3. Word of mouth will drive fact-based honesty

Customers’ relatively new ability to broadcast their brand experiences to massive online audiences has completely changed the game when it comes to influencing buying decisions. After all, would you rather buy a product that touts itself as the most effective of its kind, or one that thousands of consumers have reviewed, testifying firsthand to its effectiveness?

Garg cites data indicating that customer word of mouth influences 50% of purchase decisions, that 1,000+ customers can generate up to ½ million conversations and that customers trust their own stories far more than they trust the stories brands tell. Consumer reviews keep brands honest. While a brand still has to provide the emotional appeal audiences want, CMOs must also deliver fact-based reasons to buy that will meet the approval of vigilante reviewers.

4. Personalized content will be delivered at scale

This is the first time in the history of marketing that CMOs can look forward to the ability to deliver the personalized experience consumers want and do it at scale. The days of hiring an agency to just create a few high-impact TV ad or print ads and blast them out to millions of people are over. Now, marketers need a mix of useful and authentic content as well as a mix of channels that will deliver personalized content wherever the customer happens to be.

Technology underpins this possibility, providing the means to bring together data from multiple sources to get an accurate view of the customer — and then to use that view to personalize experiences. Technology is also what will make it possible to increase the impact of that experience by delivering it contextually, i.e., at the right time and in the right place.

5. The CMO will gain greater responsibility and authority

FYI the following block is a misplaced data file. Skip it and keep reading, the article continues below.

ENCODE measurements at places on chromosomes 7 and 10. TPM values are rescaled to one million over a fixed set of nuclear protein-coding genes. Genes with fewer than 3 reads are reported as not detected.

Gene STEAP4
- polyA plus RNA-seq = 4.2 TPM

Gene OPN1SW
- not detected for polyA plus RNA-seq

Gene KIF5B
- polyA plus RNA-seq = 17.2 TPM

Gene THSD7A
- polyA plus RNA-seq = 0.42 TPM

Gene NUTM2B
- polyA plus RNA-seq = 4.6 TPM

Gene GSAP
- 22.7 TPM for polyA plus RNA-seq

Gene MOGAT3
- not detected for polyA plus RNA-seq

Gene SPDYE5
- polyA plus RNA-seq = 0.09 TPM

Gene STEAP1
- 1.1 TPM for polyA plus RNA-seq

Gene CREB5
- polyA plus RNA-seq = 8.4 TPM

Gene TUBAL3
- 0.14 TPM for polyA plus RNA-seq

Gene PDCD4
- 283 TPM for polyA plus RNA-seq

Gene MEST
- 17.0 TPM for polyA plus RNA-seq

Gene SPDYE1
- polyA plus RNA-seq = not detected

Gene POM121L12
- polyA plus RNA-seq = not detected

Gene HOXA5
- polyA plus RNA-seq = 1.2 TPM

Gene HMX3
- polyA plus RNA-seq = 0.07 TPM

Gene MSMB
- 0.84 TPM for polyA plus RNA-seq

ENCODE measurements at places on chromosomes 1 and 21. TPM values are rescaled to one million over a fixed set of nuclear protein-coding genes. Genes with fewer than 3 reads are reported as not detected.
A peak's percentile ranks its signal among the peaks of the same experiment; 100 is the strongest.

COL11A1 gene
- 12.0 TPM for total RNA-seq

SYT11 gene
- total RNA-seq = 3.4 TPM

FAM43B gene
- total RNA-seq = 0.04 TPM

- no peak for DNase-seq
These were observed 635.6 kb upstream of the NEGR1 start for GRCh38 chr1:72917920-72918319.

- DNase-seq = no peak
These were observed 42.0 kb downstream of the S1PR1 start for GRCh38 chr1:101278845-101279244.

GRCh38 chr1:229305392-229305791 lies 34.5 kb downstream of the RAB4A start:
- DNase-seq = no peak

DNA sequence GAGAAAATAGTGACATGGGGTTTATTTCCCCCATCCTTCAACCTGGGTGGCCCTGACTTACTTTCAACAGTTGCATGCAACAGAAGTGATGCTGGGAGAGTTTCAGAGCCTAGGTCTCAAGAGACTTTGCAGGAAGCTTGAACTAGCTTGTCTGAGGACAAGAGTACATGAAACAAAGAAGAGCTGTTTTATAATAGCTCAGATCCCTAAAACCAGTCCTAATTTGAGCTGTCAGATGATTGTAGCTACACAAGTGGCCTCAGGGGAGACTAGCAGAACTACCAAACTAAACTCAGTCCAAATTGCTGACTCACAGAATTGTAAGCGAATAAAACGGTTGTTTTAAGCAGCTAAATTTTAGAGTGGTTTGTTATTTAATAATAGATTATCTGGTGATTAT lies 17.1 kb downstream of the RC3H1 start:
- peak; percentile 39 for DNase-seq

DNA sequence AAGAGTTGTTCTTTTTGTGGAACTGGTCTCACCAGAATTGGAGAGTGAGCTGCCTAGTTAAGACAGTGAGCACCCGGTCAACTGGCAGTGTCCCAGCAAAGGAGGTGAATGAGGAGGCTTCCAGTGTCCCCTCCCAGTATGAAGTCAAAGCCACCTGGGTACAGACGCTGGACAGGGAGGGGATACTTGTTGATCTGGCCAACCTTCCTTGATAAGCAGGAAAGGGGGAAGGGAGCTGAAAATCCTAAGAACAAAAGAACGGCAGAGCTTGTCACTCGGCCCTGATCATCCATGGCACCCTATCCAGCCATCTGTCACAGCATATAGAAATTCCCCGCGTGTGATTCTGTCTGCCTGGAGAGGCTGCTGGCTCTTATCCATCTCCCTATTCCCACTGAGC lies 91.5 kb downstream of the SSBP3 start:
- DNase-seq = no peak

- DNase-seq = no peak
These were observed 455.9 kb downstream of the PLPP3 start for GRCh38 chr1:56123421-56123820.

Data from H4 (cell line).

In 2006, a CMO’s tenure was brief: just 23 months on average. Today, it’s nearly doubled to 45 months. That’s a testament to the growing importance of the CMO to the overall organization. Garg tells us that marketing “is already gaining influence within the C-suite,” and points to a survey indicating that more than half of CEOs today believe their current CMO could one day replace them. He also takes into account Gartner’s finding that the three tech capabilities CEOs consider most important in the near term — digital marketing, ecommerce and customer experience management — are all responsibilities of the CMO.

Along with looking ahead to an increase in regard for the office of CMO, Garg also sees an increase in opportunities for collaboration between marketing and IT as marketing becomes a more technical discipline. The opportunity for a strategic partnership between these two areas is something McKinsey commented on recently and also a topic of a previous article in this space.

It’s an exciting time to be a CMO. There’s no “school” that teaches what the CMO of the future needs to know — it requires on-the-job inventing. I can’t wait to see which future leaders step up and masterfully blend the best technology solutions with the most creative communications to deliver the most measurable ROI, resulting in best customer experiences we’ve ever had.